“Racist assumptions from the past also remain embedded in structures of the University itself,” he wrote. “For example, Princeton inherits from earlier generations at least nine departments and programs organized around European languages and culture, but only a single, relatively small program in African studies.”

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If “racism and the damage it does to people of color persist at Princeton” as Eisgruber wrote, then the school may be violating a portion of the Civil Rights Act of 1964, according to a letter from

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Department of Education investigating Princeton after school acknowledges systemic racism

Federal authorities launched a sweeping probe of Princeton University after the Ivy League school acknowledged the role systemic racism has played on its campus, the school said Thursday.

The 274-year-old university published a letter from Department of Education Assistant Secretary Robert King saying that Princeton could be asked to return federal funds it has received — totaling $75 million since 2013 — when university President Christopher L. Eisgruber took office.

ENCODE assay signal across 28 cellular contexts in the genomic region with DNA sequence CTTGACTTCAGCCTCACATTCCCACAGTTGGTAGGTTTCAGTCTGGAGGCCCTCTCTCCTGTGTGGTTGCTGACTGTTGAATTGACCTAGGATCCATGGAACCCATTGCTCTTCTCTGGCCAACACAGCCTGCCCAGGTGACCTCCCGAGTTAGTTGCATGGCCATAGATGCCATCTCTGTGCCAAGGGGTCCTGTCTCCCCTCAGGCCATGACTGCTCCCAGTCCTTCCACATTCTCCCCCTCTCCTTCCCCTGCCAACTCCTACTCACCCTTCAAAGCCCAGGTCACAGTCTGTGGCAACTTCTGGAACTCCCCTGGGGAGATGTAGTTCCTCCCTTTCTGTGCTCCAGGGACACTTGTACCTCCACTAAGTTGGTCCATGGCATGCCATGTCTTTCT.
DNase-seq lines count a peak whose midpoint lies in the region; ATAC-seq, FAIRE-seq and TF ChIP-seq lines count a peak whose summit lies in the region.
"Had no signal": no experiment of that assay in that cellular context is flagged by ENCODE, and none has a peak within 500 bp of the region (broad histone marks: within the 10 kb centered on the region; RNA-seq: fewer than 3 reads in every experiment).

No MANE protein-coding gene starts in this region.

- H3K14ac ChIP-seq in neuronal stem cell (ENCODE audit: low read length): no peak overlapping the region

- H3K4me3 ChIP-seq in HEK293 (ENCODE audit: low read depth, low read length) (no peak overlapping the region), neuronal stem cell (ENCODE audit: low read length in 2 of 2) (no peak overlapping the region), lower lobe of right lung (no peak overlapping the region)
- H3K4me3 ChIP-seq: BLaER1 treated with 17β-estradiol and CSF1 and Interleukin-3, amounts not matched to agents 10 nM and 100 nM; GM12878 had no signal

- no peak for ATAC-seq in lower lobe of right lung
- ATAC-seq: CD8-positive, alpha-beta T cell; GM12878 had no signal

King focused on a Sept. 2 statement by Eisgruber announcing efforts Princeton would take to combat systemic racism.

“Based on its admitted racism, the U.S. Department of Education is concerned Princeton’s nondiscrimination and equal opportunity assurances in its Program Participation Agreements from at least 2013 to the present may have been false,” King wrote. “The Department is further concerned Princeton perhaps knew, or should have known, these assurances were false at the time they were made.”

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Education Department Investigates Princeton After University Admits to Systemic Racism | Education News

The White House has opened an investigation into Princeton University, accusing it of civil rights violations after its president admitted racism exists at the school.

Earlier this month, Princeton President Christopher Eisgruber published a letter to the university community in which he acknowledged that the university has and continues to be shaped by systemic racism.

“Racism and the damage it does to people of color nevertheless persist at Princeton as in our society, sometimes by conscious intention but more often through unexamined assumptions and stereotypes, ignorance or insensitivity, and the systemic legacy of past decisions and policies,” he wrote, underscoring also that for most of Princeton’s history, the university “intentionally and systematically excluded people of color, women, Jews, and other minorities.”

“Racist assumptions from the past also remain embedded in structures of the University itself,” he added, noting that, for example, Princeton has at least nine departments and programs organized